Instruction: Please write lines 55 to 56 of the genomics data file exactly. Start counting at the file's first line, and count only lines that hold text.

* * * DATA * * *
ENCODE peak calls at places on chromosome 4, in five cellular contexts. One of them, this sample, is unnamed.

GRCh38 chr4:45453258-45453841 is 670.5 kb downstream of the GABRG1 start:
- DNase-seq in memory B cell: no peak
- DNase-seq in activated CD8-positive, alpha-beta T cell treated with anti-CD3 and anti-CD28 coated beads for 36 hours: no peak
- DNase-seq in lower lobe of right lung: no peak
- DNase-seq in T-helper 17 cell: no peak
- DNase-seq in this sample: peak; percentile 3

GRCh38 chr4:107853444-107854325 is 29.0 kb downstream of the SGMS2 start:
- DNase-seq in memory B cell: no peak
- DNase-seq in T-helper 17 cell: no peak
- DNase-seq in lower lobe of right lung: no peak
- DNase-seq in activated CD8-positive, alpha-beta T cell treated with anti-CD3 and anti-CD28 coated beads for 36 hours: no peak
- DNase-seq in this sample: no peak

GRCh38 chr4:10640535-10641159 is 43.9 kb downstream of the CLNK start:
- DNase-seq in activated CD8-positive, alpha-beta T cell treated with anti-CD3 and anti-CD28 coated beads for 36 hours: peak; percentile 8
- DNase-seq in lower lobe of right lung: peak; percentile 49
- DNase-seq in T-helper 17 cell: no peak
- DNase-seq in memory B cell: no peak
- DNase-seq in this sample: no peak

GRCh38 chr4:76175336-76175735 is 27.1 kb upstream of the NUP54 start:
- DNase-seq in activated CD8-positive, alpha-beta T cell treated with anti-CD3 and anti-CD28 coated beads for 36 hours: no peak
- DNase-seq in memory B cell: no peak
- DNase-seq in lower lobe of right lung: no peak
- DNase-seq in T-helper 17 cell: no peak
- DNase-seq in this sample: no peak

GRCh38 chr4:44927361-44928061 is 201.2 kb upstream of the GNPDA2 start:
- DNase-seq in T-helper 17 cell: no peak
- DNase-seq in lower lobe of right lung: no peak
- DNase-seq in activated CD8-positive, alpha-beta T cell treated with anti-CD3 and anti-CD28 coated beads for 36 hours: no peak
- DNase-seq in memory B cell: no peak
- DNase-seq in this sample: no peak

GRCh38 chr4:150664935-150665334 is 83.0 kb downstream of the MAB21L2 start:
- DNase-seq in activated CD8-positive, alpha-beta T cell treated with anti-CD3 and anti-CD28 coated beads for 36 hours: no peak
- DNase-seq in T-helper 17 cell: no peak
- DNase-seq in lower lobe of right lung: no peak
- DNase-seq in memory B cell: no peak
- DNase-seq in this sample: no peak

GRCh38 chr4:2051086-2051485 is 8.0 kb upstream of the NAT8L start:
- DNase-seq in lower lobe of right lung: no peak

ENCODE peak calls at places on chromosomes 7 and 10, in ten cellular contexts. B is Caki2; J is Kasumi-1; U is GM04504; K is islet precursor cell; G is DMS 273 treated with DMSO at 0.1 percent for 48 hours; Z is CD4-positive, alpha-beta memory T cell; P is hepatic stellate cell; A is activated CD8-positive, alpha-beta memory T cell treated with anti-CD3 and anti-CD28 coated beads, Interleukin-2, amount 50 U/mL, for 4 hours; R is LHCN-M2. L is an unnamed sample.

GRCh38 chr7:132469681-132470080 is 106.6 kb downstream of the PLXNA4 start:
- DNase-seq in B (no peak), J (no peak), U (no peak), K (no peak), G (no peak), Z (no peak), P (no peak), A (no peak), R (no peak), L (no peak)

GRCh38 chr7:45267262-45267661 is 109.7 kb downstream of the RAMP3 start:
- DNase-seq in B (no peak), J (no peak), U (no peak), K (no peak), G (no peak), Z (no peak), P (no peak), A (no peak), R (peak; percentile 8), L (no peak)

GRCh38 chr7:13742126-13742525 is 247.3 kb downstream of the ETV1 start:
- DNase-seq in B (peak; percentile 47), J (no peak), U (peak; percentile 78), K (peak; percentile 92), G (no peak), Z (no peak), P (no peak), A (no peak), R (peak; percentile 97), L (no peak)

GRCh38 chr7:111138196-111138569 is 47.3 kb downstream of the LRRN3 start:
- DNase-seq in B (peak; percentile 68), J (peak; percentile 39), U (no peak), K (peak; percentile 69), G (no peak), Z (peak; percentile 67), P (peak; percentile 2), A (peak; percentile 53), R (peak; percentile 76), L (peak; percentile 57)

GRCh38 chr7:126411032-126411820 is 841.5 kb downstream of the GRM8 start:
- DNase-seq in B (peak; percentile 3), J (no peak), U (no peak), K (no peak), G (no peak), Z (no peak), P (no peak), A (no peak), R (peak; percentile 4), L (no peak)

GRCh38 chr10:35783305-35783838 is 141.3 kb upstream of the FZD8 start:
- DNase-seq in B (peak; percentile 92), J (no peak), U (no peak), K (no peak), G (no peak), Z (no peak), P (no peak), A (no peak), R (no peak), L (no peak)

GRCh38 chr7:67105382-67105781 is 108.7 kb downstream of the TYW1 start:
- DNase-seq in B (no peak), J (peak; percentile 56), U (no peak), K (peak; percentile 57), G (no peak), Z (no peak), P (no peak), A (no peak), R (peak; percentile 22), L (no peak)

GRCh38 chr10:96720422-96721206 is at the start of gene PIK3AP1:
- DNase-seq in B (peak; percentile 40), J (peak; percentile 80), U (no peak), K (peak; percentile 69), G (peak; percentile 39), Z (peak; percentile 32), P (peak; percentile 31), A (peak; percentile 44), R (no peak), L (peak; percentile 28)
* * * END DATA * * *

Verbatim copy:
GRCh38 chr10:96720422-96721206 is at the start of gene PIK3AP1:
- DNase-seq in B (peak; percentile 40), J (peak; percentile 80), U (no peak), K (peak; percentile 69), G (peak; percentile 39), Z (peak; percentile 32), P (peak; percentile 31), A (peak; percentile 44), R (no peak), L (peak; percentile 28)